On physical examination, temperature is 37.8 °C (100.0 °F), blood pressure is 110/65 mm Hg, pulse rate is 110/min, respiration rate is 14/min (ventilator is set at 14/min); BMI is 28. She appears anxious and uncomfortable with pleuritic chest pain, and she has become increasingly anxious with each painful breath. Pulmonary examination reveals diffuse crackles but no wheezing. The remainder of the physical examination is normal.
Chest radiograph shows multifocal infiltrates.
Which of the following is the most appropriate sedation and analgesia protocol for this patient?
A. Continuous benzodiazepine infusion
B. Interrupted benzodiazepine infusion
C. Interrupted opioid infusion
D. Neuromuscular blockade
Case 5: Comfort care
A 97-year-old woman is evaluated in the emergency department for acute abdominal pain radiating to her back. She is found to have a ruptured aortic aneurysm. Following discussion with the patient and her family, she declines any attempt at endovascular or surgical intervention and requests that care be focused on keeping her comfortable. Her estimated life expectancy is hours to days. Medical history is significant for hypertension, and her only medication prior to admission was felodipine.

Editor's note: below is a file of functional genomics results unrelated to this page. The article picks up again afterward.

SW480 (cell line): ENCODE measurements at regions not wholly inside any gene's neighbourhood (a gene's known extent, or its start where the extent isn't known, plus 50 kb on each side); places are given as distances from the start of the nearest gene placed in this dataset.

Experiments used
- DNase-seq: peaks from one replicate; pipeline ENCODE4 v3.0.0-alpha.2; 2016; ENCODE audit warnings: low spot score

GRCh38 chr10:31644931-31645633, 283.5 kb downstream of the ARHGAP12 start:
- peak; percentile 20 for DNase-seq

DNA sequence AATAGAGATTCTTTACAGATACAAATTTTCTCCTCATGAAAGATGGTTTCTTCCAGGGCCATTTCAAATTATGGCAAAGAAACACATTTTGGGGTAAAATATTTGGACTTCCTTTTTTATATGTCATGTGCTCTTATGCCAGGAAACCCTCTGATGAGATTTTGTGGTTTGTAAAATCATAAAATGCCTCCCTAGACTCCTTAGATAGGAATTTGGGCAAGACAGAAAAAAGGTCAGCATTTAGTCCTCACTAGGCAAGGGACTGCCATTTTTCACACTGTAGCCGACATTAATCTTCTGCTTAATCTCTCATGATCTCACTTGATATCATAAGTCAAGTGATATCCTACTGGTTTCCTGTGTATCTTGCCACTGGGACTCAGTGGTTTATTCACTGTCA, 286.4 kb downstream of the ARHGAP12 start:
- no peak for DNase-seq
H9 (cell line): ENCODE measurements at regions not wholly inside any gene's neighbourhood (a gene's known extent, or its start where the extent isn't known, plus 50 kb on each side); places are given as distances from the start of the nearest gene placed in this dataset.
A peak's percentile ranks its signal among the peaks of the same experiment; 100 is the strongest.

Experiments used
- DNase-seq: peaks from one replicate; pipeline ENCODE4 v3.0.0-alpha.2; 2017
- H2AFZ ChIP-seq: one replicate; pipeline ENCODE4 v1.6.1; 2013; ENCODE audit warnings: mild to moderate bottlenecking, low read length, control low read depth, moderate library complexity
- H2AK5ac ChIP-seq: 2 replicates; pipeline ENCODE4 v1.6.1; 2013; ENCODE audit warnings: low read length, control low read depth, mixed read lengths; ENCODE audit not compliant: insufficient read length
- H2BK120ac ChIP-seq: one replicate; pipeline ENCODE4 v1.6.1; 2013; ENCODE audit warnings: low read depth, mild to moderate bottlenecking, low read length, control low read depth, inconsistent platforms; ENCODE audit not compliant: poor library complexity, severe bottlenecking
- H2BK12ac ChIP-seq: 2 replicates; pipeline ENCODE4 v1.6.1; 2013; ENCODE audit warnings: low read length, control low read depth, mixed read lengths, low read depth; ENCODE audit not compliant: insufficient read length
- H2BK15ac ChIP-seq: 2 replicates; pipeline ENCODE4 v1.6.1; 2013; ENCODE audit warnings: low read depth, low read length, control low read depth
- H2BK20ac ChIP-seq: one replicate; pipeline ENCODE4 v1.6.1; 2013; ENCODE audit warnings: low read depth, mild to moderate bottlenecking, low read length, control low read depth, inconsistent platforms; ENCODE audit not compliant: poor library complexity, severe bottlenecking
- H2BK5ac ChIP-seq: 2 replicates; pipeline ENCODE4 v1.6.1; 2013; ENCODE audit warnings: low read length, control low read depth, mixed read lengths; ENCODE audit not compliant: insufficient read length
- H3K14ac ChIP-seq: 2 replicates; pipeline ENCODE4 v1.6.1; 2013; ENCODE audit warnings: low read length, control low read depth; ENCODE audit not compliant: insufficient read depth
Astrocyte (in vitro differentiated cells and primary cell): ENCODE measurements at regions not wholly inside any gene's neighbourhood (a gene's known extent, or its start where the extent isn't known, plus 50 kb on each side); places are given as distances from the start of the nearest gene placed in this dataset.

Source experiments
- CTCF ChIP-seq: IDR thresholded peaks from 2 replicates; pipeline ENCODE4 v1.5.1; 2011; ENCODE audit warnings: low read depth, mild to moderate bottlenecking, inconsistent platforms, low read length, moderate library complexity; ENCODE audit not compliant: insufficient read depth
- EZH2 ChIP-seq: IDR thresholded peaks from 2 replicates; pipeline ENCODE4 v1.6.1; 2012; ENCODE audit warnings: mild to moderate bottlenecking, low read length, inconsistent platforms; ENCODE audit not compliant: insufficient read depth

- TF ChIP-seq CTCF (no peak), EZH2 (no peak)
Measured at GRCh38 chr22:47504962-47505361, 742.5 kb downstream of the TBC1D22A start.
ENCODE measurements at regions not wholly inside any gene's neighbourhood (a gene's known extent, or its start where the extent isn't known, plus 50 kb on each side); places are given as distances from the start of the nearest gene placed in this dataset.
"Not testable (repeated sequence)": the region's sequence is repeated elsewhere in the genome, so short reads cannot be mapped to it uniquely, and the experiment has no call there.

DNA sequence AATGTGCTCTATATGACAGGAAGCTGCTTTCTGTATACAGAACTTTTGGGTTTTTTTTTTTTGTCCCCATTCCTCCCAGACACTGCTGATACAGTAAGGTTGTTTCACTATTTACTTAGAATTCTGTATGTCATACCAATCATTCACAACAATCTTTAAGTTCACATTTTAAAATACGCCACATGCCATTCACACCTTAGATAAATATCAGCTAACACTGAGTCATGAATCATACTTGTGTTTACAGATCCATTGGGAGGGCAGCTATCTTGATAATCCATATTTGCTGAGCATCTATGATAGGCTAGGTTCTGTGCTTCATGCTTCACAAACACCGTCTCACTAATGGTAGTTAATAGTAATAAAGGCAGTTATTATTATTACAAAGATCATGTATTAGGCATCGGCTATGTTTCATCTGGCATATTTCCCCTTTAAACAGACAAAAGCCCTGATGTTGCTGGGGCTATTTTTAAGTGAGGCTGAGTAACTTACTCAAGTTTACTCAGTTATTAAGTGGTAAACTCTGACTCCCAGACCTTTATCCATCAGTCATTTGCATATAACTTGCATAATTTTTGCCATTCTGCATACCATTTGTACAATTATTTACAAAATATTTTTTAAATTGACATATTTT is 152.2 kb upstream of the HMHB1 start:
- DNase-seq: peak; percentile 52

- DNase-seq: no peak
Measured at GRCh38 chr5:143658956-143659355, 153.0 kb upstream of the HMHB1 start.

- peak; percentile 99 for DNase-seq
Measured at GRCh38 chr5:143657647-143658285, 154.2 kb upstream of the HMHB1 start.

On physical examination, temperature is normal, blood pressure is 90/48 mm Hg, pulse rate is 115/min, and respiration rate is 24/min. BMI is 22. She is awake, alert, and able to answer questions. She appears frail and is in obvious pain. Her abdomen is tender to palpation with guarding. No bowel sounds are detected.
Laboratory studies are significant for a hemoglobin level of 8.0 g/dL (80 g/L) and serum creatinine level of 5.9 mg/dL (521 µmol/L).
Her antihypertensive medication is held.
Which of the following is the most appropriate treatment of this patient's pain?
A. Fentanyl, transdermally
B. Hydromorphone, intravenously
C. Morphine, intravenously
D. Tramadol, orally
Answers and commentary
Correct answer: A. Hydrocolloid dressing.